The final session consists of a data management challenge designed to help reinforce what has been taught over the previous seven sessions. The challenge will require importing and combining a number of Excel worksheets, checking and creating some new variables and producing a clean dataset ready for analysis.
11 December 2019
This one-day course assumes no prior experience with Stata, though some experience would be helpful. The focus of this course is on learning how to use Stata efficiently to visualise data effectively in figures and tables. The course is applied and hands-on, with students following along from-the-front demonstrations. There will be a comprehensive set of course notes to take away, along with data from the course and example do-files.
In this first session we work interactively, creating graphs using the Graphical User Interface (GUI). We will start simply and gradually build a graph adding in options to create a publication ready figure. We cover box-and-whisker plots and also Stata’s twoway family of graphs which allow overlaying of plots to produce complex figures. Once we are happy with the graph we will learn how to take the command generated through the GUI and save it in a do-file ready for later use.
In this session we focus on building graph commands within do-files. We will learn how to lay out a long command in a do-file and how to then reproduce the graph. Being able to do this helps you to work much more efficiently – graphs can easily be reproduced, edited, and old graph commands can be recycled to produce new figures. We will learn a number of key options for improving the look of a graph and will also briefly visit Stata’s built Graph Editor which allows interactive editing of a Stata graph. We will also cover exporting graphs from Stata into a number of different formats including producing high resolution images.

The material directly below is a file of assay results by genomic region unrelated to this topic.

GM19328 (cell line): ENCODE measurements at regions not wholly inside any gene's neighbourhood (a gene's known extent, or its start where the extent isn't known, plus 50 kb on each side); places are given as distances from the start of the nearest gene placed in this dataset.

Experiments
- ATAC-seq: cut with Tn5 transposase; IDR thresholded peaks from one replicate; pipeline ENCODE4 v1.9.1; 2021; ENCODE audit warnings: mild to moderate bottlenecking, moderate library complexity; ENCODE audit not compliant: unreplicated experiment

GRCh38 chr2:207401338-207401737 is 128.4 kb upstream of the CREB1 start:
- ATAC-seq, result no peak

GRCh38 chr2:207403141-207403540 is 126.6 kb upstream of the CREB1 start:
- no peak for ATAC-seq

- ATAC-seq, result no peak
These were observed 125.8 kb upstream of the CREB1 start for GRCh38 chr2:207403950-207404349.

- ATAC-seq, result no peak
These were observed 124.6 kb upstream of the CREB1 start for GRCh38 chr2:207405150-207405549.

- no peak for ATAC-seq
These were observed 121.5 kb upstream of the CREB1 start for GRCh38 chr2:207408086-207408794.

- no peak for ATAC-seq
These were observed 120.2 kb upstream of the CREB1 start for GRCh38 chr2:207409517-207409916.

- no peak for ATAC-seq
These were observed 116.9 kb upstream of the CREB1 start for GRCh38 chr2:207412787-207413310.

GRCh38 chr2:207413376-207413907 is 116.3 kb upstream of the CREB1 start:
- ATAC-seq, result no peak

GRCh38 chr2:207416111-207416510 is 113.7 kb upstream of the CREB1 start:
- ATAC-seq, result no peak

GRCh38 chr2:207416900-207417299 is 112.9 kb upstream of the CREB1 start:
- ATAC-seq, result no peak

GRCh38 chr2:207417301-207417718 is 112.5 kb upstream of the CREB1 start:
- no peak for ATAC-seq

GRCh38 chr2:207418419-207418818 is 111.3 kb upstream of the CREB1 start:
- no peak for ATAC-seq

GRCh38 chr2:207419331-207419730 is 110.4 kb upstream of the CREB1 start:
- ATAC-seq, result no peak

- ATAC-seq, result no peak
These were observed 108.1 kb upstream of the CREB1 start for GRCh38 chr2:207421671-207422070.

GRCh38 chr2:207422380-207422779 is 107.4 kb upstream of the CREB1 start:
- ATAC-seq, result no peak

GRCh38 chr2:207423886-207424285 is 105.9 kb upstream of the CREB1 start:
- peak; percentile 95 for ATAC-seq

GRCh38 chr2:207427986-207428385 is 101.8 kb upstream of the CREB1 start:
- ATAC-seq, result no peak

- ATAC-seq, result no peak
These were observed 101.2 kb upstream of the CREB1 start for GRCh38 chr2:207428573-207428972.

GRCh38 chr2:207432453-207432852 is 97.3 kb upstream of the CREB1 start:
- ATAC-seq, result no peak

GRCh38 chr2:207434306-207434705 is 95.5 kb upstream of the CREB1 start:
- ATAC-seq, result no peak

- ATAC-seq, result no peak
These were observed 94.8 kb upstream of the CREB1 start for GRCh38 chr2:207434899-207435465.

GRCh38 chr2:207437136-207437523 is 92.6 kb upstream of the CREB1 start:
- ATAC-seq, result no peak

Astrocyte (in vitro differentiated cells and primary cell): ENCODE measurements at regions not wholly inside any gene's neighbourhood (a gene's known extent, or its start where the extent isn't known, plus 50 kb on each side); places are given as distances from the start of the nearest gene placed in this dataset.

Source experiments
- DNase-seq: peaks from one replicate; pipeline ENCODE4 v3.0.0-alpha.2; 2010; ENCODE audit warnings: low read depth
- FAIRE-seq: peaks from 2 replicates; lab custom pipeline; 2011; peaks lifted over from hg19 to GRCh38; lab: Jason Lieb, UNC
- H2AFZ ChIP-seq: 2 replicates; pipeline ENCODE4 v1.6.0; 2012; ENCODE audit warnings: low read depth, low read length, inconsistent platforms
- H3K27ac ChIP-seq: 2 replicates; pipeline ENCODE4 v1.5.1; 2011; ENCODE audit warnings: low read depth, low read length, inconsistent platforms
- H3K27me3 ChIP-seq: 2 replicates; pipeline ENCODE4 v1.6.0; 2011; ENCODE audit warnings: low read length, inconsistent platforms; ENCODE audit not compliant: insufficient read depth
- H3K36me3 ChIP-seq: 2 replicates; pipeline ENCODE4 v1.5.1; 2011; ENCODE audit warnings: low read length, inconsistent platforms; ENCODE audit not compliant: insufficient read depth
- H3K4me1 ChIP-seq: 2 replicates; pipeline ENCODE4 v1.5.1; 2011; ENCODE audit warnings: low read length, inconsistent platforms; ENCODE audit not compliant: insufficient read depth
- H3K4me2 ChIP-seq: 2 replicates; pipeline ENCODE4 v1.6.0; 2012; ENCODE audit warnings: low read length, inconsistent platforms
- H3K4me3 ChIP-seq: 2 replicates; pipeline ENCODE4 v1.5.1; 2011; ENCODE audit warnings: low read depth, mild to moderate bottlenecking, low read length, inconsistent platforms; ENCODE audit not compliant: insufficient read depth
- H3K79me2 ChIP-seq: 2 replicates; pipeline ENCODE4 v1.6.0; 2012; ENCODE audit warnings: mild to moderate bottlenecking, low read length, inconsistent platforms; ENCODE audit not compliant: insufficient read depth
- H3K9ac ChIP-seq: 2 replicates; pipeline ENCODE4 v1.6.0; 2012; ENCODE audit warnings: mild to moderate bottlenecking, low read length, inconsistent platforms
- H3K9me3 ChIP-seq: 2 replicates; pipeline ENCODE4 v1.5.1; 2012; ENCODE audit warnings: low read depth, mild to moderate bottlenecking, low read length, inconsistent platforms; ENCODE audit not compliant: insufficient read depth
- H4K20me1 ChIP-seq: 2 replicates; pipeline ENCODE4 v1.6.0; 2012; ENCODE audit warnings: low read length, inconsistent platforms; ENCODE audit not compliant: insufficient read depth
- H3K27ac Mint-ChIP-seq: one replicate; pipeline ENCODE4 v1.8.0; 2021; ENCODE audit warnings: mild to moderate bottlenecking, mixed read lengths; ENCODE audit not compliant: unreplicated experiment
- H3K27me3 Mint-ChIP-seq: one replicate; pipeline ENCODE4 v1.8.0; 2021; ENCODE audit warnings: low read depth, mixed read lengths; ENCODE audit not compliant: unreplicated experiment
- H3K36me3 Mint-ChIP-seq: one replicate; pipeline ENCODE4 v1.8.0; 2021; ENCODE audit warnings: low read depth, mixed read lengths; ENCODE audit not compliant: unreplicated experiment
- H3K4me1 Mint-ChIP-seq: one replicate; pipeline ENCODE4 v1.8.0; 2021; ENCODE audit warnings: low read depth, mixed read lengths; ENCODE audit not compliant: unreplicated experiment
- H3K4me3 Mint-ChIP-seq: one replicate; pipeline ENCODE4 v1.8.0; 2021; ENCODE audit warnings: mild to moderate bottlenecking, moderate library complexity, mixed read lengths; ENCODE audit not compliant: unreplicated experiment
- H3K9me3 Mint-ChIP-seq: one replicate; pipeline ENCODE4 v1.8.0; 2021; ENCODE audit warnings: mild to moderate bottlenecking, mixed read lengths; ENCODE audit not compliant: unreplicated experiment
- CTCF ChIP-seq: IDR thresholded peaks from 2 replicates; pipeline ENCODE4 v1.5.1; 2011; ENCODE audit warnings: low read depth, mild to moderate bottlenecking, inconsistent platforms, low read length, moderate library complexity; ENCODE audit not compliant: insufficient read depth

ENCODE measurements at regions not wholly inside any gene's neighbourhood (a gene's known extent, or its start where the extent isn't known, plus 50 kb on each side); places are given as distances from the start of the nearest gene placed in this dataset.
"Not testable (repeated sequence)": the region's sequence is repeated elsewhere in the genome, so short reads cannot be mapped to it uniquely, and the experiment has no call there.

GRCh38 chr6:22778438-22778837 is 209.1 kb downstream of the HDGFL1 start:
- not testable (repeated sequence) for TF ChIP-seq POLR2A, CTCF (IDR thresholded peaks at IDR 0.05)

In this session we move from figures to tables. We cover one-way and two-way frequency tables, as well as tables of summary statistics. This will be demonstrated using the GUI and through the command syntax working in a do-file. We will cover saving results in logfiles and copying tables from Stata into Word and Excel and show some tips for producing clear tables. There is a brief introduction to exporting results directly to Excel using the
In this final supervised session there will be a number of graph or table challenges that will help reinforce what has been covered in the first three sessions. Students usually pick one or two of the challenges to work on through the session.
12 & 13 December 2019
Saturday, 14 December 2019
This course is aimed for researchers from any field, with a basic knowledge of Stata, who are interested in present results effectively from any regression model-fitting using Stata commands designed for this purpose.
Researchers from any field start to squirm when asked to give a simple explanation of the practical meaning of a non-linear relationship and/or an interaction from any type of regression model. Michael Mitchell’s book titled ‘Interpreting and Visualizing Regression Models Using Stata’ presented techniques that make answering those questions easy. This one-day course is mainly based in Mitchell’s book to introduce the way to present results from any model-fitting in a wide variety of settings in practice using the Stata commands
|Time||Session / Description|
|08:50 - 9:20||Arrival and Registration|
The number of seats available is restricted. Please register early to guarantee your place.